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I have a hand full of daily economic data. I am currently using a brute force approach. Genetic optimization is only used when k is very large. This method is beautiful to me, but isn't valuable compared to OLS models.

So I have found a set of slides from a .edu source on bi-variate x parameters for estimating y for linear modeling. This is very nice and all but I have far more than two economic indicators in mind. The paper mention linear algebra as being a pre-requisite to much higher k values for "hyperplane" models.

Could anyone provide insight on how this could be done? I am thinking perhaps 10 or 15 x values and a single y value. It would be nice if there where a stupid simple explanation and a highly technical one. Despite a 120-130 IQ in mathematics, I suffer severe ADHD+ASD so learning is hard. :(

Re-stating the Question:

How to perform multi-variate linear regression for k explanatory variables. Where k is an integer element of [1,infinity)

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  • $\begingroup$ Also, I am 17, never taken a formal statistics class. I have only watched college lectures on youtube. $\endgroup$ – FX_NINJA Aug 9 '17 at 18:17
  • $\begingroup$ If anyone is curious the gene optimization is for r^2 value of estimate y vs actual y. It seemed the most logical parameter. Kurtosis may be another parameter to optimize amongst the top x percentile of all r^2 values. Haven't tried that one. $\endgroup$ – FX_NINJA Aug 9 '17 at 18:21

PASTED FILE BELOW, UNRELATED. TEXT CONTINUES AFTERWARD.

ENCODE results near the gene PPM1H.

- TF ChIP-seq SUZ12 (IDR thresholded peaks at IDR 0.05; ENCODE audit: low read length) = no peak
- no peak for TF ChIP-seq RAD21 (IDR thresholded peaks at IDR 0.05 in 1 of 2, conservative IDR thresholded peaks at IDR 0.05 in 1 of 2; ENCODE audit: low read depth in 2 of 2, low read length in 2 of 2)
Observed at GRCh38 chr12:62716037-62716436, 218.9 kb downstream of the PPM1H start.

• $\begingroup$ Mathematically this would require some knowledge of algebra (computation of the pseudo-inverse of a matrix). That being said it's implemented in most programming language so I guess you could use it without knowing how it works although this is not always the best idea. The problem you'll have is then how to keep only the most 'relevant' predictors (see feature selection methods e.g. LASSO) or to at least reduce the dimension of the predictors space before hand to avoid using all your computational resources (PCR, PLS etc.). Anyway all of this requires linear algebra... so start with that! $\endgroup$ – Quantuple Aug 10 '17 at 7:39
  • $\begingroup$ Also, while a little too basic (no offense meant), I think your question is better suited from CrossValidated stackexchange. $\endgroup$ – Quantuple Aug 10 '17 at 7:40
  • $\begingroup$ @Quantuple, none taken. I will place any future questions of this nature on cross validated. $\endgroup$ – FX_NINJA Aug 11 '17 at 20:37

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